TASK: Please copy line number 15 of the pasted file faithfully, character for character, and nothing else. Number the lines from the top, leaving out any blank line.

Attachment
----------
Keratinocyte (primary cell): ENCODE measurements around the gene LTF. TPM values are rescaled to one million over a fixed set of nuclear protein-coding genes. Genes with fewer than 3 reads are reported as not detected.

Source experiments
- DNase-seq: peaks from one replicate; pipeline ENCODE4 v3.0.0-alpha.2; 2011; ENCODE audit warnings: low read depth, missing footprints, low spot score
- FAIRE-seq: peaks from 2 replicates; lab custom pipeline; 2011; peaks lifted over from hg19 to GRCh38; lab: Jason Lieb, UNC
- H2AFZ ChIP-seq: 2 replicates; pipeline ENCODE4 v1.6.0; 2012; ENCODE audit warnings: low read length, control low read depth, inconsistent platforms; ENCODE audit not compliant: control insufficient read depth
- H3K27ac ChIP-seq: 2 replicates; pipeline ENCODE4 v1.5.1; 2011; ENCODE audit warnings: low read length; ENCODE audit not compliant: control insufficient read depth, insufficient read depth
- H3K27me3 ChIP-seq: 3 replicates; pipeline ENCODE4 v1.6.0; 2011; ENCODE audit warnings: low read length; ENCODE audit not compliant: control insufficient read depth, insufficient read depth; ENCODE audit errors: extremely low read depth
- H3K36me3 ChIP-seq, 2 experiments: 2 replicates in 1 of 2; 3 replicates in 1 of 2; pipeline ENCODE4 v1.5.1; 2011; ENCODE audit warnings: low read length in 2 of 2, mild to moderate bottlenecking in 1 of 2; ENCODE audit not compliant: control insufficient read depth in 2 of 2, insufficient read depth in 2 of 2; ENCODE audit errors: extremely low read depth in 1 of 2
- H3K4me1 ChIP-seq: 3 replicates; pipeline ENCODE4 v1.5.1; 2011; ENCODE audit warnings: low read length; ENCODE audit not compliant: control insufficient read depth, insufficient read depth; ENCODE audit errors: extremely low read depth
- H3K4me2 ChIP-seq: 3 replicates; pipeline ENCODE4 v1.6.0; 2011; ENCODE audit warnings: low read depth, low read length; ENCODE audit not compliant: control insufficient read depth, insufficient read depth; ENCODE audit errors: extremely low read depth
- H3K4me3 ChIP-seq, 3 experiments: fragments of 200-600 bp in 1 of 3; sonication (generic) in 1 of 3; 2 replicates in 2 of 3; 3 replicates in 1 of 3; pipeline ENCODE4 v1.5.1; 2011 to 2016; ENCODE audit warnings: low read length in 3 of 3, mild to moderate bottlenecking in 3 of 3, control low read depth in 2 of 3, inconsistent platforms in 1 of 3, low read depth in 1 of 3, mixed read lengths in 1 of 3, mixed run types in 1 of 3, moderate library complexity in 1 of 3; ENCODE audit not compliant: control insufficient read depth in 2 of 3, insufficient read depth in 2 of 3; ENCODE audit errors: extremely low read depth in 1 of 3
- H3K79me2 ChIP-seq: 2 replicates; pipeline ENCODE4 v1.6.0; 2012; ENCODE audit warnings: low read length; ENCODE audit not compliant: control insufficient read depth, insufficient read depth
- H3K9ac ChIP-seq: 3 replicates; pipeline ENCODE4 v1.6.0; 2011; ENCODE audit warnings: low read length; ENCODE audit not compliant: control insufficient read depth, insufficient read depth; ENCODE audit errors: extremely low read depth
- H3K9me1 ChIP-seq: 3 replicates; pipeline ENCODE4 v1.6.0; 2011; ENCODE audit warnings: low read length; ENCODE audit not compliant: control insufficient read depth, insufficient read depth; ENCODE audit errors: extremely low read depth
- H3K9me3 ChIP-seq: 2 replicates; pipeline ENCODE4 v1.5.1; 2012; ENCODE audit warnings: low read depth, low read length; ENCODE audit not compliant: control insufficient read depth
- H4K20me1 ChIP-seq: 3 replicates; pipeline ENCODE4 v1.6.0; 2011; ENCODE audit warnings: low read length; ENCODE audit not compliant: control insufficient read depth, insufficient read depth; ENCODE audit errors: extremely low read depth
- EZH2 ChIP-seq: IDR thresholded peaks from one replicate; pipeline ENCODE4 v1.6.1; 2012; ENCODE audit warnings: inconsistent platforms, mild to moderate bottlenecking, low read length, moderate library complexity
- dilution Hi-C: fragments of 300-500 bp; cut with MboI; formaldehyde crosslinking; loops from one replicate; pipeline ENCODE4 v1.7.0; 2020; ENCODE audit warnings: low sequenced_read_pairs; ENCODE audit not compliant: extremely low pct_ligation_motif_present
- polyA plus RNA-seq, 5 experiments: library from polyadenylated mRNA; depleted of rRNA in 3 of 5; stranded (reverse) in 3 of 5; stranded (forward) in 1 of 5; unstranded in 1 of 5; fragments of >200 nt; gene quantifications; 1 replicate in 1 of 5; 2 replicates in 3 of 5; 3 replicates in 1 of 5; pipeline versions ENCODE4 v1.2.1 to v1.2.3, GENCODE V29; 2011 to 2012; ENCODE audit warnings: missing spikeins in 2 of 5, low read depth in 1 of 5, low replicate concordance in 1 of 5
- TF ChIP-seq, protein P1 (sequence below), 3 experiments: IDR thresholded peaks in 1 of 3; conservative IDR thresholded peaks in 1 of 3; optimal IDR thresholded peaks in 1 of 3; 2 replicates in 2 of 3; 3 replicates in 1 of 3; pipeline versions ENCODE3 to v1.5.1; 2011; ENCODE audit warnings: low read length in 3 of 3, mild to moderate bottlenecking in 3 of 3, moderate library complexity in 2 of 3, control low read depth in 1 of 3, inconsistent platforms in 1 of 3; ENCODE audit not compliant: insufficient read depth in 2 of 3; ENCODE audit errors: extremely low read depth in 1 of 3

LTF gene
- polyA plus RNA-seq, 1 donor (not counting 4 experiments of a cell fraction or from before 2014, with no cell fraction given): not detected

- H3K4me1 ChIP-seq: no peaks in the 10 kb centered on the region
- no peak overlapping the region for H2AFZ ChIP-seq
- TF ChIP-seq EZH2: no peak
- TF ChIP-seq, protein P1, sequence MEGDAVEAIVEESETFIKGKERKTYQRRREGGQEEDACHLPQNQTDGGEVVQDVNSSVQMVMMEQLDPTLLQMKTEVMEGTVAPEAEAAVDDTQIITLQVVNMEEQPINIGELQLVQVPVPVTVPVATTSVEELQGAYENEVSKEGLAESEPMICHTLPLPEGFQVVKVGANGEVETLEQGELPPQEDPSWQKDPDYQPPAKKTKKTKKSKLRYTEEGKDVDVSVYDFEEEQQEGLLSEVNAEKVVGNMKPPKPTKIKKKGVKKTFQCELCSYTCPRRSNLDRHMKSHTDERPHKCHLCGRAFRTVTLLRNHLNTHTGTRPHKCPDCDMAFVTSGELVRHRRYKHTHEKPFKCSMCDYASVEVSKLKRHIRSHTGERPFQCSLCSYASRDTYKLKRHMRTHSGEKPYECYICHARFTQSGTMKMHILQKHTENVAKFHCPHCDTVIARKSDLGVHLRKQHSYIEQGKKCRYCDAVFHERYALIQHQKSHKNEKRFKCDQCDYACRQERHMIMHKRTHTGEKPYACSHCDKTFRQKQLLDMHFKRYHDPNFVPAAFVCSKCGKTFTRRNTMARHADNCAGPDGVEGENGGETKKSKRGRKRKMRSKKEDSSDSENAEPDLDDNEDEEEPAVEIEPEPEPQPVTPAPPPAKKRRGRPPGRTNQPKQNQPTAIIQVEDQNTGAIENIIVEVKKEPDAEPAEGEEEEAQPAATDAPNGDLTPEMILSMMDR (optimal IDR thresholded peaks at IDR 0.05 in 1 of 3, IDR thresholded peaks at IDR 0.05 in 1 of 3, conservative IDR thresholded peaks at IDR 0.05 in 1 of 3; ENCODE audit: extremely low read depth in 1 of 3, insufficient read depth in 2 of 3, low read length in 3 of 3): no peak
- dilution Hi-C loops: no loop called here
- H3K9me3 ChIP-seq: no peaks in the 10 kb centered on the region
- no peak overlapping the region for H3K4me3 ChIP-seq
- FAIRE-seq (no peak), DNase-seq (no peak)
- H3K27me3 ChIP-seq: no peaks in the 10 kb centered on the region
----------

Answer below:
- H3K9me3 ChIP-seq: 2 replicates; pipeline ENCODE4 v1.5.1; 2012; ENCODE audit warnings: low read depth, low read length; ENCODE audit not compliant: control insufficient read depth